The pump has no valves, there is nothing to get stuck or out of order and it can handle both liquids and gases of various viscosity and fluidity. The casing, arm and rotor may be made of different materials for different uses. The pump has high volumetric emciency at low speed resulting in minimizing wear and lubrication problems. Friction surfaces are reduced to a minimum. making for long wear.
If desired, a plurality of pumps may be mounted side by side on the same shaft and if desired, the rotors of the several pump sections may have different phase relationships so that the dead center positions of various pump units will be angularly spaced from each other.
While certain novel features of the invention have been disclosed herein, and are pointed out in the annexed claims, it will be understood that various omissions, substitutions and changes may be made by those skilled in the art without departing from the spirit of the invention.
What is claimed is:
1. In a pump, a casing having a generally cylindrical chamber provided with closely associated first and second openin s, said first opening having a first cylindrical surface, said second opening having a second cylindrical surface disposed on the opposite side of said second opening from said first cylindrical surface, a rotor having a drum cam surface in said chamber and whose maximum radius has sealing contact with the cylindrical wall of said chamber, an arm bearing on said cam surface, said arm having a separating wall with a cylindrical surface contacting the adjoining first cylindrical surface and a part cooperating with the adjoining second cylindrical surface, and a pivot for mounting said arm in said casing, the axis of said pivot being the axis of said first and second cylindrical surfaces.
2. In a pump, a casing comprising a body and removable cover plates, said body having a substantially cylindrical main chamber and a sector-shaped port connecting therewith, said port having a cylindrical surface extending close to and whose continuation intersects the continuation of the cylindrical surface of said main chamber generally perpendicular thereto, said casing having substantially aligned first and second flow passages, one of which constitutes the pump inlet and the other of which constitutes the pump outlet, said fiow passages being formed wholly in said body and separated by the wall on which said port cylindrical surface is located, the line of said fiow passages being offset from the cylindrical wall of said main chamber, said first flow passage communicating with said sector-shaped port substantially tangentially thereof, a drum-shaped rotor having a cam drum surface located in said main chamber, a main shaft journaled in said cover plates and secured to said rotor, a pivot shaft located in said sector-shaped port and supported by said cover plates, an arm having a separating wall and side walls disposed in said sector-shaped port, said separating wall bearing on said cam surface and having a cylindrical surface, said wall cylindrical surface extending substantially the entire height of the separating wall and having sliding engagement with the cooperating cylindrical sector wall, the side walls of said arm being disposed close to said cover plates, said second flow passage communicating with said main chamber on the other side of said arm from said first flow passage, and spring means urging said arm against said rotor.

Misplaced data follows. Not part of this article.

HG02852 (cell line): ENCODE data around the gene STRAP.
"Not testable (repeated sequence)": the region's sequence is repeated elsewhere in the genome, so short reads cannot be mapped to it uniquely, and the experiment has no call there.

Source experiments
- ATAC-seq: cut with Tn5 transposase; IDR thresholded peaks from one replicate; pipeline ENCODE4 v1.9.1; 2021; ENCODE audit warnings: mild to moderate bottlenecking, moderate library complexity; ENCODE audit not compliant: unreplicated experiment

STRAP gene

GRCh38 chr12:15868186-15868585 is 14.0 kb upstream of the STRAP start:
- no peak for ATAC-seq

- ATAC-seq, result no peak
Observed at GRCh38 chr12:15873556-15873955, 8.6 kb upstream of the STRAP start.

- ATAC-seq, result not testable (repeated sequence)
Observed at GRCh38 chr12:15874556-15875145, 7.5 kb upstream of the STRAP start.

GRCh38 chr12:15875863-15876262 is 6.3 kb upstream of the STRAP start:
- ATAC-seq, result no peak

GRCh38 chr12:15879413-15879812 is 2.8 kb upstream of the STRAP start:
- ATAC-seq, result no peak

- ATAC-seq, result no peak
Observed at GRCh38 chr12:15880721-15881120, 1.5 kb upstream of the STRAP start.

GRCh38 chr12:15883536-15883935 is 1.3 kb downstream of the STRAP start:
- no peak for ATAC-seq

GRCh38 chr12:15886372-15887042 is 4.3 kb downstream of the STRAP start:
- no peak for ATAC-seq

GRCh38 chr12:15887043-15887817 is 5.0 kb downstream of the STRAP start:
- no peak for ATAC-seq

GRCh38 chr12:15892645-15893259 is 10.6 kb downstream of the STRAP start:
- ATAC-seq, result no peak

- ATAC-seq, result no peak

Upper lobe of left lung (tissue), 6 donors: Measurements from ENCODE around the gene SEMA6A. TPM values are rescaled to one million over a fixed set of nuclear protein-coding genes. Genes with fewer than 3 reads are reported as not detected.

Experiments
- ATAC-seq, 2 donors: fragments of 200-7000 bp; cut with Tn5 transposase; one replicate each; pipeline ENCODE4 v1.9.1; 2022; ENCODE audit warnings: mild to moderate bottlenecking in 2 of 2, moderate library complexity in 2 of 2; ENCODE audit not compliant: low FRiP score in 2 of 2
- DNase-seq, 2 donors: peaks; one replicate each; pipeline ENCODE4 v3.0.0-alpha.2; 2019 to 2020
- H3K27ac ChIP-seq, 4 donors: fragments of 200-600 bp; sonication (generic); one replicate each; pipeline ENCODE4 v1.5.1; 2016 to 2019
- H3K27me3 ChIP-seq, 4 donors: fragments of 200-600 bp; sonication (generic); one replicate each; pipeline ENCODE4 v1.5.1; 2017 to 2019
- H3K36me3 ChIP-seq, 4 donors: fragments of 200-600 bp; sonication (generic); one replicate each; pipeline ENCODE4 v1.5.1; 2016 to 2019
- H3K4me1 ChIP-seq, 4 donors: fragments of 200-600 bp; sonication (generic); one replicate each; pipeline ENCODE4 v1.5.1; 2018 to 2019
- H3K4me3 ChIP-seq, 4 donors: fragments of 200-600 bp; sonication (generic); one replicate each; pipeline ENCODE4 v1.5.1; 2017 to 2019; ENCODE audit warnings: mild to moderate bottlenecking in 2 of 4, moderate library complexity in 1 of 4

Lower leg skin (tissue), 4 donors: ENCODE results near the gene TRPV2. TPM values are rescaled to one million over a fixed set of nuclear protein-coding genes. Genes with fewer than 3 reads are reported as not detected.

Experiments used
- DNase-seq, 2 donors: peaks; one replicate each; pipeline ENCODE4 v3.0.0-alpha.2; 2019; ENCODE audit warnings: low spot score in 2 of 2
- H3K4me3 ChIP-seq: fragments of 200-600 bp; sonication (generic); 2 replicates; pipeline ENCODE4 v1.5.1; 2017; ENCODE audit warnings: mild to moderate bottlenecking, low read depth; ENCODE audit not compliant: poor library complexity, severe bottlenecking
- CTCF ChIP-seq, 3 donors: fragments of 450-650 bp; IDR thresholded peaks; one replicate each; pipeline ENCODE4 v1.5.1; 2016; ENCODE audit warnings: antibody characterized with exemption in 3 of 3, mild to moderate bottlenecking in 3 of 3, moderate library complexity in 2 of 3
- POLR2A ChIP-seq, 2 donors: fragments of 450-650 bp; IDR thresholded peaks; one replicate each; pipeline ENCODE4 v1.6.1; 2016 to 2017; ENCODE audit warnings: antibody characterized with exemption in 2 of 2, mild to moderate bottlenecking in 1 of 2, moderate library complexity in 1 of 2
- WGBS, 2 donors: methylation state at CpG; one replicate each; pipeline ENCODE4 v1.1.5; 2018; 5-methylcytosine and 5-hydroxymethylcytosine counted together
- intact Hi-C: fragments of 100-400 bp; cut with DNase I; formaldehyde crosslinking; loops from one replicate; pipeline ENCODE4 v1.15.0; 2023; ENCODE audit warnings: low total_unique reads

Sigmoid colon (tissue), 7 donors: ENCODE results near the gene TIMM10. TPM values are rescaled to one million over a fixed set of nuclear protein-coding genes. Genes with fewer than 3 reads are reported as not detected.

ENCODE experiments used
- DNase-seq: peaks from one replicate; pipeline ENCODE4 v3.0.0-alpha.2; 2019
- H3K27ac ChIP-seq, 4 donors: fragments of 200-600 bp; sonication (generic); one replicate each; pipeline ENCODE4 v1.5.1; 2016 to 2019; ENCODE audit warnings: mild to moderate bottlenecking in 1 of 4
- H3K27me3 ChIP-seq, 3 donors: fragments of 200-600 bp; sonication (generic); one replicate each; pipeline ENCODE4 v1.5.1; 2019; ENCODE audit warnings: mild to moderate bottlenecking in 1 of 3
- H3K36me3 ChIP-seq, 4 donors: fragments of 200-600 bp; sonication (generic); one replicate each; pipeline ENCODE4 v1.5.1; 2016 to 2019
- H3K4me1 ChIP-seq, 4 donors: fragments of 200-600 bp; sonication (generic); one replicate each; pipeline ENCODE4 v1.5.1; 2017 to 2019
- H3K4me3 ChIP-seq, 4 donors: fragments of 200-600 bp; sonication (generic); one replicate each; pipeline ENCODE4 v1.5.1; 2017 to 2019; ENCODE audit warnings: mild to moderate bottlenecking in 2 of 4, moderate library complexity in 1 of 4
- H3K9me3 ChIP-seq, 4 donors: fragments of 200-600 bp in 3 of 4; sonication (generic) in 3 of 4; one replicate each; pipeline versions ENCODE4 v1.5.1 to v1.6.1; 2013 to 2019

3. In a pump, a casing comprising a body and removable cover plates, said body having a substantially cylindrical main chamber and a sectorshaped port connectin therewith, port having a cylindrical surface whose continuation intersects the continuation of the cylindrical surface of said main chamber generally perpendicular thereto, said casing having substantially aligned first and second flow passages, one of which constitutes the pump inlet and the other of which constitutes the pump outlet, said flow passages being formed wholly in said body and being separated by the wall on which said cylindrical port surface is located, the line of said flow passages being offset from the cylindrical wall of said main chamber, said first flow passage communicating with said sector-shaped port substantially tangentially thereof, a drum-shaped rotor having a cam drum surface located in said main chamber, a main shaft journaled in said cover plates and secured to said rotor, a pivot shaft located in said sector-shaped port and supported by said cover plates, an arm havin a separating wall and side walls disposed in said sector-shaped port, said separating wall bearing on said cam surface and having a cylindrical surface having sliding engagement with the cooperating cylindrical sector wall, the side walls of said arm being disposed close to said cover plates, said second flow passage communicating with said main chamber on the other side of said arm from said first flow passage, a helical spring disposed around said pivot shaft and having legs projecting therefrom, one of said legs being disposed against an end wall of said arm, the other of said legs being disposed against an adjacent shoulder on said casing.
4. In apparatus of the class described, a casing having a substantially cylindri al chamber and first and second flow passages connecting therewith, one of said flow passages constituting an inlet and the other constituting an outlet for the apparatus, a rotor having a cam surface in said.
chamber, a pivot shaft mounted in said casing, an arm having side members mounted on said pivot shaft and a separating wall bearing against said cam surface for separating said first and second flow passages, a helical spring surrounding said pivot shaft, said spring having less projecting in the same general direction and hearing against the adjacent wall of said casing and against said separating wall.
5. In a device for handling fluids, a case having a base, a top face, opposite side faces and opposite end faces, a shaft for said rotor whose axis intersects said end faces, first and second flow passages, one of which constitutes an inlet and the other of which constitutes an outlet, said flow passages being located at the top of the case and cooperating with the rotor to operate upon the fluid, each flow passage presenting closely related multiple openings for connection to connecting pipes, the multiple openings of each flow passage having presentations on four adjacent faces of the case, one multiple opening of each flow passage being aligned with the other and facing out from an opposite side face from the other, one multiple opening of each flow passage facing out from the top face, each flow passage having aligned axially extending openings facing out from opposite end faces.